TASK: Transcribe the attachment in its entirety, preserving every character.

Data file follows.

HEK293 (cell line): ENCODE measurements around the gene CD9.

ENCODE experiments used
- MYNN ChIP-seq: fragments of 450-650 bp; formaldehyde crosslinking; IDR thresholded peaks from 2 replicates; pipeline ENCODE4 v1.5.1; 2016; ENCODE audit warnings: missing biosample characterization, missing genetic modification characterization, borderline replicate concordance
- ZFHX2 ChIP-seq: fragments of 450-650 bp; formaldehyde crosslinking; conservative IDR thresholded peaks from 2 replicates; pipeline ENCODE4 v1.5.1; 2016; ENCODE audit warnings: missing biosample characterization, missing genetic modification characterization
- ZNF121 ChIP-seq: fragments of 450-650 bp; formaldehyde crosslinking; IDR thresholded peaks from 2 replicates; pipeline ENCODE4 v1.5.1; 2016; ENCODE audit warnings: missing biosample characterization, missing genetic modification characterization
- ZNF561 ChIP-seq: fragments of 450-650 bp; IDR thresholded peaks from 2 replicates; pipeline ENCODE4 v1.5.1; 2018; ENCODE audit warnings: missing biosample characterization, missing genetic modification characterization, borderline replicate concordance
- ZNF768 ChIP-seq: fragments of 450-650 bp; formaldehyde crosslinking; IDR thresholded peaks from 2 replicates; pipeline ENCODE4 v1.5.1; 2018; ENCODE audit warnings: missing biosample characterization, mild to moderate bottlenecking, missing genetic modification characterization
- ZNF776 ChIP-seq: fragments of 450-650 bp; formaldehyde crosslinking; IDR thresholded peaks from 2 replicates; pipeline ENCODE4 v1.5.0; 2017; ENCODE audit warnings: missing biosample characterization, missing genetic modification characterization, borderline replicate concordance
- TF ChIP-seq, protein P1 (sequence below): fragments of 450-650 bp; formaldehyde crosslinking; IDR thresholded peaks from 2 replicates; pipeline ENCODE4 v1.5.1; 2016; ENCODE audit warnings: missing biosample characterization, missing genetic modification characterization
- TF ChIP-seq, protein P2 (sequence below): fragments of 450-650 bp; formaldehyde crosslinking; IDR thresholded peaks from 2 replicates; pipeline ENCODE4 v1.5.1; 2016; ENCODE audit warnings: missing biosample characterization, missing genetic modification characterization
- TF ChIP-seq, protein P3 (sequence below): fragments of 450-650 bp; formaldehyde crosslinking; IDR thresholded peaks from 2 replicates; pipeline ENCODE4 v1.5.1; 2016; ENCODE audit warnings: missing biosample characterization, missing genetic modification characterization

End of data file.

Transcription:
HEK293 (cell line): ENCODE measurements around the gene CD9.

ENCODE experiments used
- MYNN ChIP-seq: fragments of 450-650 bp; formaldehyde crosslinking; IDR thresholded peaks from 2 replicates; pipeline ENCODE4 v1.5.1; 2016; ENCODE audit warnings: missing biosample characterization, missing genetic modification characterization, borderline replicate concordance
- ZFHX2 ChIP-seq: fragments of 450-650 bp; formaldehyde crosslinking; conservative IDR thresholded peaks from 2 replicates; pipeline ENCODE4 v1.5.1; 2016; ENCODE audit warnings: missing biosample characterization, missing genetic modification characterization
- ZNF121 ChIP-seq: fragments of 450-650 bp; formaldehyde crosslinking; IDR thresholded peaks from 2 replicates; pipeline ENCODE4 v1.5.1; 2016; ENCODE audit warnings: missing biosample characterization, missing genetic modification characterization
- ZNF561 ChIP-seq: fragments of 450-650 bp; IDR thresholded peaks from 2 replicates; pipeline ENCODE4 v1.5.1; 2018; ENCODE audit warnings: missing biosample characterization, missing genetic modification characterization, borderline replicate concordance
- ZNF768 ChIP-seq: fragments of 450-650 bp; formaldehyde crosslinking; IDR thresholded peaks from 2 replicates; pipeline ENCODE4 v1.5.1; 2018; ENCODE audit warnings: missing biosample characterization, mild to moderate bottlenecking, missing genetic modification characterization
- ZNF776 ChIP-seq: fragments of 450-650 bp; formaldehyde crosslinking; IDR thresholded peaks from 2 replicates; pipeline ENCODE4 v1.5.0; 2017; ENCODE audit warnings: missing biosample characterization, missing genetic modification characterization, borderline replicate concordance
- TF ChIP-seq, protein P1 (sequence below): fragments of 450-650 bp; formaldehyde crosslinking; IDR thresholded peaks from 2 replicates; pipeline ENCODE4 v1.5.1; 2016; ENCODE audit warnings: missing biosample characterization, missing genetic modification characterization
- TF ChIP-seq, protein P2 (sequence below): fragments of 450-650 bp; formaldehyde crosslinking; IDR thresholded peaks from 2 replicates; pipeline ENCODE4 v1.5.1; 2016; ENCODE audit warnings: missing biosample characterization, missing genetic modification characterization
- TF ChIP-seq, protein P3 (sequence below): fragments of 450-650 bp; formaldehyde crosslinking; IDR thresholded peaks from 2 replicates; pipeline ENCODE4 v1.5.1; 2016; ENCODE audit warnings: missing biosample characterization, missing genetic modification characterization